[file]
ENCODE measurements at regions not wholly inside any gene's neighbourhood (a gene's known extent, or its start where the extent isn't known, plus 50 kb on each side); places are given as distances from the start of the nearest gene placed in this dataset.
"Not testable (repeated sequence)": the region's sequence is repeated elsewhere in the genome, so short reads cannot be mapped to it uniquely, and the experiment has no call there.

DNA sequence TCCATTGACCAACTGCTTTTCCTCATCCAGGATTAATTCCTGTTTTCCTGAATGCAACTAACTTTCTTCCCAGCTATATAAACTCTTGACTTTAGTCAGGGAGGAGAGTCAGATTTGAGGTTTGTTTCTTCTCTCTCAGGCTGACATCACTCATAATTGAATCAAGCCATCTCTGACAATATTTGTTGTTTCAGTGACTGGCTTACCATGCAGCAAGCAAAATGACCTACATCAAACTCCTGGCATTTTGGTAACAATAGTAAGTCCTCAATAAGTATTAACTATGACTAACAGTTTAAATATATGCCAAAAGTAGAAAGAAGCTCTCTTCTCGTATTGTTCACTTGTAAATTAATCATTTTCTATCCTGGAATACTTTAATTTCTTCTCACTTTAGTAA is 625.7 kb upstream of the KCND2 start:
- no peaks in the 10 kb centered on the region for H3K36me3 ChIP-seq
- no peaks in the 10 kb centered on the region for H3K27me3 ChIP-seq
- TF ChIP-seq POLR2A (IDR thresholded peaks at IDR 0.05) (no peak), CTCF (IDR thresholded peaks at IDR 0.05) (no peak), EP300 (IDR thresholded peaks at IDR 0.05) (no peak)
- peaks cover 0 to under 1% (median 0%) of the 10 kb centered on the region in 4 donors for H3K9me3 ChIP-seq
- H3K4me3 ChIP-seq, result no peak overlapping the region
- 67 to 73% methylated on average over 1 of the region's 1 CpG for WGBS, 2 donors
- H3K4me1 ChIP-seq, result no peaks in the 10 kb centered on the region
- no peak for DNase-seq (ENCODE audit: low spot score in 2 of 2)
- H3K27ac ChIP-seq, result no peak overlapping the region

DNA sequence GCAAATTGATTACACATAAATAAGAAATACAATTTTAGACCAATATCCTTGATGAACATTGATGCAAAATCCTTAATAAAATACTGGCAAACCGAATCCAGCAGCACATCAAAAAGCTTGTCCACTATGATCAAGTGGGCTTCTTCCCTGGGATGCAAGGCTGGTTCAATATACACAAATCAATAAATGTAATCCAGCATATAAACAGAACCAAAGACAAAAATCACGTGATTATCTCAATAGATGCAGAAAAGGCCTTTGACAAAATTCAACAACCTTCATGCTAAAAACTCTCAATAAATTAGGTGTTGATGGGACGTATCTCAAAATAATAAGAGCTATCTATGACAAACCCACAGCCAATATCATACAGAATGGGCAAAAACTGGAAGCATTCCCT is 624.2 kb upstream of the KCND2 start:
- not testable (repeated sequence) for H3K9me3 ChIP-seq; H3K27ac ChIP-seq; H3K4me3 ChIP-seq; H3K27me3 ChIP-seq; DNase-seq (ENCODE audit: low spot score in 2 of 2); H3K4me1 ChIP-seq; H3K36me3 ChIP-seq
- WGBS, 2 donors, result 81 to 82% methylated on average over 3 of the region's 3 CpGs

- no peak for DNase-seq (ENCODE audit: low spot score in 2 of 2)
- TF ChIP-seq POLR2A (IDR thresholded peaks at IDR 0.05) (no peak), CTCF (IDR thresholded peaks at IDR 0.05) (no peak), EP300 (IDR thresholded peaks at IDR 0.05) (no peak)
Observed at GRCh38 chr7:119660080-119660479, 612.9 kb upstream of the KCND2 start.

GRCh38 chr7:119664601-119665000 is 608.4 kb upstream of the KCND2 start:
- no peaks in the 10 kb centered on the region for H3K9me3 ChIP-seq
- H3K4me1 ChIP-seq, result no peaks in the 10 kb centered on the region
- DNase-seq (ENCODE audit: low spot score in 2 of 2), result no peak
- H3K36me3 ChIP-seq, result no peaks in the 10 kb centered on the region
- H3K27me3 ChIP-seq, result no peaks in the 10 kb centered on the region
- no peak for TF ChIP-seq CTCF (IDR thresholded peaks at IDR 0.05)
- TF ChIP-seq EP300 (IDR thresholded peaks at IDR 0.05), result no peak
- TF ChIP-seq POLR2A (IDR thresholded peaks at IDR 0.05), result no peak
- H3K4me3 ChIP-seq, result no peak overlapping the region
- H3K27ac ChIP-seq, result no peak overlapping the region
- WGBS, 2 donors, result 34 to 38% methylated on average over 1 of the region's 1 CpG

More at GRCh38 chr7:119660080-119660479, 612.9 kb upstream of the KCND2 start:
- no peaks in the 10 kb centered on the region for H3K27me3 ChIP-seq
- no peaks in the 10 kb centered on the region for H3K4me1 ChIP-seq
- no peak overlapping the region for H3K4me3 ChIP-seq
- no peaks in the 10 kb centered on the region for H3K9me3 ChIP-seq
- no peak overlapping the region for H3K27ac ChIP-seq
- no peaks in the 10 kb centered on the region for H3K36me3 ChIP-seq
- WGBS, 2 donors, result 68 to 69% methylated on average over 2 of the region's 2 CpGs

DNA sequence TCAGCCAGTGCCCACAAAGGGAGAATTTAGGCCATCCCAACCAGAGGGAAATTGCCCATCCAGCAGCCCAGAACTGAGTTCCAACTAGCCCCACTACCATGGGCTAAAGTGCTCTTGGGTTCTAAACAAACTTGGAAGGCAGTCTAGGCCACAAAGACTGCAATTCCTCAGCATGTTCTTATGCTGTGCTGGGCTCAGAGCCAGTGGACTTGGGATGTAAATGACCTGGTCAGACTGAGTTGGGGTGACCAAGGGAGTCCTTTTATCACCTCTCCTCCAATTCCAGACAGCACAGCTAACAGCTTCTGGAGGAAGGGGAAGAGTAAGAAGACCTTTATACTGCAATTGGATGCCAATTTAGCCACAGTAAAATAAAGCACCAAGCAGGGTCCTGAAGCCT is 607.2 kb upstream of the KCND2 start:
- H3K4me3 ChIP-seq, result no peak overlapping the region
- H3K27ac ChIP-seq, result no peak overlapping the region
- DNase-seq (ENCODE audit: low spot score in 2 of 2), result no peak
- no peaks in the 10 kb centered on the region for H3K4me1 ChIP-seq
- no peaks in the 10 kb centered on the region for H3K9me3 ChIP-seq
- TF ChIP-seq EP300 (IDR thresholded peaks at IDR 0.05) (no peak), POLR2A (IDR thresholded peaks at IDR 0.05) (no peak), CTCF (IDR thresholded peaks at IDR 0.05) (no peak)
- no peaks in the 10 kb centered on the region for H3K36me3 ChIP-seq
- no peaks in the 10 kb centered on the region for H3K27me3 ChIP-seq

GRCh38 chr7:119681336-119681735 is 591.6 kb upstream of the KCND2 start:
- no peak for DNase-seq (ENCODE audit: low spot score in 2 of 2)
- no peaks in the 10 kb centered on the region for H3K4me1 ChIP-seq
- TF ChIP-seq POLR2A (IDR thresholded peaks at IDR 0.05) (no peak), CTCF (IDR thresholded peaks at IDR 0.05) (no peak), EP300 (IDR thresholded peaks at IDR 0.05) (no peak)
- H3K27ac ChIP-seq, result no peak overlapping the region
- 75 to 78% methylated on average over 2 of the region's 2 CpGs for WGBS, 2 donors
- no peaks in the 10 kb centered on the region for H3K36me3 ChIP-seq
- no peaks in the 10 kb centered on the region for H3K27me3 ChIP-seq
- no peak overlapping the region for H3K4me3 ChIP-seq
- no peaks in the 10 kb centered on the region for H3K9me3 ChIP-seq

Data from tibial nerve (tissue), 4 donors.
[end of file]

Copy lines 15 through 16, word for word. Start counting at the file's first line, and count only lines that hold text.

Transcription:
- WGBS, 2 donors, result 81 to 82% methylated on average over 3 of the region's 3 CpGs

- no peak for DNase-seq (ENCODE audit: low spot score in 2 of 2)